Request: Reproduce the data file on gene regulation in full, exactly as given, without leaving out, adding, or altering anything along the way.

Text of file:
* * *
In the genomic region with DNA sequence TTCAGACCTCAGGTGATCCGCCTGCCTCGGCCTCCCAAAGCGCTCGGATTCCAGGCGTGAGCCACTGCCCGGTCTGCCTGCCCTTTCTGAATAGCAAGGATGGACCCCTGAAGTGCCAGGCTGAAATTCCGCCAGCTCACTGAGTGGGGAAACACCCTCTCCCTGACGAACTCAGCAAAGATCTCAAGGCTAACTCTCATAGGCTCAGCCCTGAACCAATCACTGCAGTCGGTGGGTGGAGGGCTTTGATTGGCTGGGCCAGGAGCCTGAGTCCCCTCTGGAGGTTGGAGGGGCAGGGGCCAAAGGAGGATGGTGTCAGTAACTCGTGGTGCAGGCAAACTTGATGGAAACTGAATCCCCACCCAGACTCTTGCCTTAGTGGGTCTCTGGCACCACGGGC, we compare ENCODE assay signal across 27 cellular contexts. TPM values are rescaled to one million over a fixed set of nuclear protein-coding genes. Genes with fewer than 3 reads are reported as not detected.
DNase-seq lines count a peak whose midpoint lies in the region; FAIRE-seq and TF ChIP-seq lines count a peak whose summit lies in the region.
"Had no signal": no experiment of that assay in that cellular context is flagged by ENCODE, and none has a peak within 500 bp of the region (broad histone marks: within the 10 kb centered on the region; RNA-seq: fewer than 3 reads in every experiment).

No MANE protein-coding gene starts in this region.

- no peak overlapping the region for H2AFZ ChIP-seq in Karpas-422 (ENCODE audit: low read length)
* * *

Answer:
In the genomic region with DNA sequence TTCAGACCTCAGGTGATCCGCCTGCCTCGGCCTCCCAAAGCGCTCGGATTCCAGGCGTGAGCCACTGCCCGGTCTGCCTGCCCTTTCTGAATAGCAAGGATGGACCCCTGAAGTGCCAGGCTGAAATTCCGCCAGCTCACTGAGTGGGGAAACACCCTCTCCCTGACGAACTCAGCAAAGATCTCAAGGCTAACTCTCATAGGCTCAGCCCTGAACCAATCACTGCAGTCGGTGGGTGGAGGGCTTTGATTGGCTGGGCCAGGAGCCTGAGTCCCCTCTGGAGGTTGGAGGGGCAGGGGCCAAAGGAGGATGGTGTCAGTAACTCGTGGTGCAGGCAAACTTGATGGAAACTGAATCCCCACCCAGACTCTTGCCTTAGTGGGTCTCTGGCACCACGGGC, we compare ENCODE assay signal across 27 cellular contexts. TPM values are rescaled to one million over a fixed set of nuclear protein-coding genes. Genes with fewer than 3 reads are reported as not detected.
DNase-seq lines count a peak whose midpoint lies in the region; FAIRE-seq and TF ChIP-seq lines count a peak whose summit lies in the region.
"Had no signal": no experiment of that assay in that cellular context is flagged by ENCODE, and none has a peak within 500 bp of the region (broad histone marks: within the 10 kb centered on the region; RNA-seq: fewer than 3 reads in every experiment).

No MANE protein-coding gene starts in this region.

- no peak overlapping the region for H2AFZ ChIP-seq in Karpas-422 (ENCODE audit: low read length)